would actually perform the terms of the contract. Such a characterization improperly reads
an intent to defraud into a cause of action that does not require it. Plaintiffs do not allege
that RBC secretly intended to breach the contract when it was formed, and nothing about
their allegations suggests that misrepresentation hides in the substance of the claim.
Accordingly, Plaintiffs’ claim is not based on “a misrepresentation or omission of a material
fact.” 15 U.S.C. § 78bb(f)(1)(A); see Sofonia, 465 F.3d at 876.
Nor does Plaintiffs’ claim involve “a manipulative or deceptive device or
contrivance.” 15 U.S.C. § 78bb(f)(1)(B); see Sofonia, 465 F.3d at 876. RBC asserts that
Plaintiffs characterize RCNs as deceptive devices, by alleging that they are typically tied
“ ‘to a volatile stock,’ ” which here exposed Plaintiffs to “ ‘substantial risk’ ” while RBC
was guaranteed to make a profit. (Def’s. Mem. at 18 (quoting Am. Compl. ¶¶ 6, 18).) But
Plaintiffs do not dispute that RBC disclosed the risks associated with the RCNs, and their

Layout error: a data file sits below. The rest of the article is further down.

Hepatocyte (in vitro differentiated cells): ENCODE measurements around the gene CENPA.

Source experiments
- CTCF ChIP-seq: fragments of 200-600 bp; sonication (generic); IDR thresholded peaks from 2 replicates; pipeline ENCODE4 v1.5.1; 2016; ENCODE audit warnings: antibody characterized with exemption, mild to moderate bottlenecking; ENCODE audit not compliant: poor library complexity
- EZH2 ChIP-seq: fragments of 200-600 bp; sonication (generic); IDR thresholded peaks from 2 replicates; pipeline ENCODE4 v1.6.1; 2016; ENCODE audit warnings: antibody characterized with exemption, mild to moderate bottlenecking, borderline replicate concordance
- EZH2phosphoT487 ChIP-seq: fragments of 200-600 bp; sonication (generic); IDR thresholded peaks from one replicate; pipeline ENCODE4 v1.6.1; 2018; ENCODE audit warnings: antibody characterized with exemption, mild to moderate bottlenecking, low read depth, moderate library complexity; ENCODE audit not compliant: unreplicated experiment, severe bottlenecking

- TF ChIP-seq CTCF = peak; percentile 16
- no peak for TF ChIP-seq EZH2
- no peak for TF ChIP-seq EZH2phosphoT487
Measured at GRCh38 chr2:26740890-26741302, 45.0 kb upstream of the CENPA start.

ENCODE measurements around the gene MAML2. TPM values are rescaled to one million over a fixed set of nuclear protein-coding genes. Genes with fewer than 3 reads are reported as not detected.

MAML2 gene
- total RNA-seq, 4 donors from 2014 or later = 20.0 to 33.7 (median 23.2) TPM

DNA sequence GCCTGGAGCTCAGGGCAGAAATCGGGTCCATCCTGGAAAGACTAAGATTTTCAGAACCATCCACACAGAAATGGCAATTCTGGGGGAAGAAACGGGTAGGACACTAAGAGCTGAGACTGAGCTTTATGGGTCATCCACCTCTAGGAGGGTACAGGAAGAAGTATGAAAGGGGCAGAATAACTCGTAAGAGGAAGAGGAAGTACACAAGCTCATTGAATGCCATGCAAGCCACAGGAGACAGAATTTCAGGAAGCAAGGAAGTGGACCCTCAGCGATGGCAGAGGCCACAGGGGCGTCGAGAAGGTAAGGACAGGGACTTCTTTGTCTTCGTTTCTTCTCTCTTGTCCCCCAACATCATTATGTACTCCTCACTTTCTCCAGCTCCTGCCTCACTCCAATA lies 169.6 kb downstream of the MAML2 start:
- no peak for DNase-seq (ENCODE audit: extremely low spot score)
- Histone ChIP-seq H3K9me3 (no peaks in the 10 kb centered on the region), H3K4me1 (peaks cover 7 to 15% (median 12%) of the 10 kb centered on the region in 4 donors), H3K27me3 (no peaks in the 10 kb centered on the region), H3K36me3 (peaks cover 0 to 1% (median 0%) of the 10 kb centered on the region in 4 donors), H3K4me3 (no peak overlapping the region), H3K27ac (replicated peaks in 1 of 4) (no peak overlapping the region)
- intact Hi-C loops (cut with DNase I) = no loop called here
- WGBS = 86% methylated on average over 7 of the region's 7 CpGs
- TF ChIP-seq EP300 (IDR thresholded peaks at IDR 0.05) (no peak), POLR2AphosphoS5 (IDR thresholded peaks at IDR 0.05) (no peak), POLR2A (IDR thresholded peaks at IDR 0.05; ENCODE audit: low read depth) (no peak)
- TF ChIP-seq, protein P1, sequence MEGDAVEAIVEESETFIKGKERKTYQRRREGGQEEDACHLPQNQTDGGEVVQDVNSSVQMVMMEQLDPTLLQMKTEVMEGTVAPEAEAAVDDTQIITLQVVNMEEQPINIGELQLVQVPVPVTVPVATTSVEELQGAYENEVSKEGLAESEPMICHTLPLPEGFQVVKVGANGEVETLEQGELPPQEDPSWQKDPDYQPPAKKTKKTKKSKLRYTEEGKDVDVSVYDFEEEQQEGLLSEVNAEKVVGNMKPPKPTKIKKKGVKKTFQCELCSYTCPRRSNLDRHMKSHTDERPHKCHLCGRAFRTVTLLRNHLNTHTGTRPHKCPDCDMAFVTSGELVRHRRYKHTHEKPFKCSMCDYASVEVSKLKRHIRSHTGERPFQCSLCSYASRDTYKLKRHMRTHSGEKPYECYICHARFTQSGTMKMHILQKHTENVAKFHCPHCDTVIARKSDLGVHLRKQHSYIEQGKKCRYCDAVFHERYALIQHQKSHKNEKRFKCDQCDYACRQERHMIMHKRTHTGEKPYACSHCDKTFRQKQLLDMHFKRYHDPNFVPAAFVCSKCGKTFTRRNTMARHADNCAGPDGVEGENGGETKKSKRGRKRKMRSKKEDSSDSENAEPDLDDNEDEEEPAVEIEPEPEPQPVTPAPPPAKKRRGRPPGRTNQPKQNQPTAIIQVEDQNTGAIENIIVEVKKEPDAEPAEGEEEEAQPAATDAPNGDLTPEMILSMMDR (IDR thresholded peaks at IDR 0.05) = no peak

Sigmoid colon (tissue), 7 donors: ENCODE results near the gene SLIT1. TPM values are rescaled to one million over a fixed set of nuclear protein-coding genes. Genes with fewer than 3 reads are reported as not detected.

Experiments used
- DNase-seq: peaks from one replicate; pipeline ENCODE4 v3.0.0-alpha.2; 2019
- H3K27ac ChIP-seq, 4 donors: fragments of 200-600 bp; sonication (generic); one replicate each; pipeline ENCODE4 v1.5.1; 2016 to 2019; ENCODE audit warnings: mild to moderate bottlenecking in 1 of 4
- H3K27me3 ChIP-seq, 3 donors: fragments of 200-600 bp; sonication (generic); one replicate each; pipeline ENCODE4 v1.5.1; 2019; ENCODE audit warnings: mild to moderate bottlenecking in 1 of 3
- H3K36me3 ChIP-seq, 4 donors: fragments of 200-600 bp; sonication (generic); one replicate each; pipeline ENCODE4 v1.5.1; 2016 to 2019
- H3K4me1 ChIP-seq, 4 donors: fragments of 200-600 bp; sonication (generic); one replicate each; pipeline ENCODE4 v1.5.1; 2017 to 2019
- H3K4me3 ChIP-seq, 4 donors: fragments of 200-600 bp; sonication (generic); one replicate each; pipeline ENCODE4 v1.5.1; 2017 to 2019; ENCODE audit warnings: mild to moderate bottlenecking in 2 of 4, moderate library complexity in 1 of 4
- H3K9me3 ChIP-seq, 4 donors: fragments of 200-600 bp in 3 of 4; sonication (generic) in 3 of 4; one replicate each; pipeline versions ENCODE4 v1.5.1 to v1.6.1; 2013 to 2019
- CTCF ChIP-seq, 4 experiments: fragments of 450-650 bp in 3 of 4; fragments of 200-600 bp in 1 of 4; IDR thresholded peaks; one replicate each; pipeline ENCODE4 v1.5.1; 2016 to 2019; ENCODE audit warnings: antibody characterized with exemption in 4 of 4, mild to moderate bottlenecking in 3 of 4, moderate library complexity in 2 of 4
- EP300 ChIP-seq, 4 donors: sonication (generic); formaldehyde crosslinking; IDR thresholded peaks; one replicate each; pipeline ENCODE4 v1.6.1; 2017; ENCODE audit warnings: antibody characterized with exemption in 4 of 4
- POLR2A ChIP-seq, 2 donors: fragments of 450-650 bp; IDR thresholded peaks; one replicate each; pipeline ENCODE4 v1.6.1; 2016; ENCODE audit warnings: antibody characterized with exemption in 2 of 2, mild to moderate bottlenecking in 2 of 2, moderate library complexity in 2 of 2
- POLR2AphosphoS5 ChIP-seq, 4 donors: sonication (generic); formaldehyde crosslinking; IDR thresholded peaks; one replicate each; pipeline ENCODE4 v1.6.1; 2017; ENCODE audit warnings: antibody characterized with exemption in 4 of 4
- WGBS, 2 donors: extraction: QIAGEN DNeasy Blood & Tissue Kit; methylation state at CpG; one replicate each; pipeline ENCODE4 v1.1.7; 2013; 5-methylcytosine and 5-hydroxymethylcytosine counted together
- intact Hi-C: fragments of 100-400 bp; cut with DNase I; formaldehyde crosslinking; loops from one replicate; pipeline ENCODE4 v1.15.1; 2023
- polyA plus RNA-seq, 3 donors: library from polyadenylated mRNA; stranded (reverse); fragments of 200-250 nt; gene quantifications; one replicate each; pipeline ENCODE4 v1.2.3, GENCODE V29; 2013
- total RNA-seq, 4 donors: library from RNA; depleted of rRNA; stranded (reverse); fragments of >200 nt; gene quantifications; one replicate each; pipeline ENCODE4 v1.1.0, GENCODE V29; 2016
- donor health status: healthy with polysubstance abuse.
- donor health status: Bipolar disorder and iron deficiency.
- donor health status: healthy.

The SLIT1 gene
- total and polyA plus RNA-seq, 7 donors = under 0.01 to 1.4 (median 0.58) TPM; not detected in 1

Amended Complaint does not allege otherwise. (See Pls’. Mem. at 22 (“Plaintiffs agree that
RBC disclosed all facets of the RCN in its prospectuses and marketing and promotional
materials concerning the embedded naked put options.”); Am. Compl. ¶¶ 1-6, 17-20.)
Further, investment companies are paid to facilitate investments with varying degrees of
risk. The mere fact that RBC was paid commissions for the sales of the high-risk RCNs
does not make its practices inherently deceptive.
In sum, Plaintiffs’ claim is distinct from those that have been precluded under
SLUSA: Plaintiffs allege a contract with a specific obligation on the part of RBC, and they
allege that RBC violated that obligation, breaching the contract. (Am. Compl. ¶¶ 35-40.)
Crucially, this obligation is not an amorphous “duty to be honest” like the one that doomed
the claims in Kutten and Dudek. Kutten, 530 F.3d at 671; Dudek, 295 F.3d at 879-80.
Rather, Plaintiffs allege a specific obligation that RBC not sell or purchase options without
Plaintiffs’ written authorization. (See Am. Compl. ¶¶ 4, 15, 37.) Accordingly, the Court
finds that the third factor of the SLUSA test for preemption has not been met.
For all of the foregoing reasons, the Court finds that Plaintiffs’ breach of contract
claim is not precluded by SLUSA.
C. Adequacy of Pleading
RBC asserts that Plaintiffs’ allegations “sound in fraud,” and that Plaintiffs must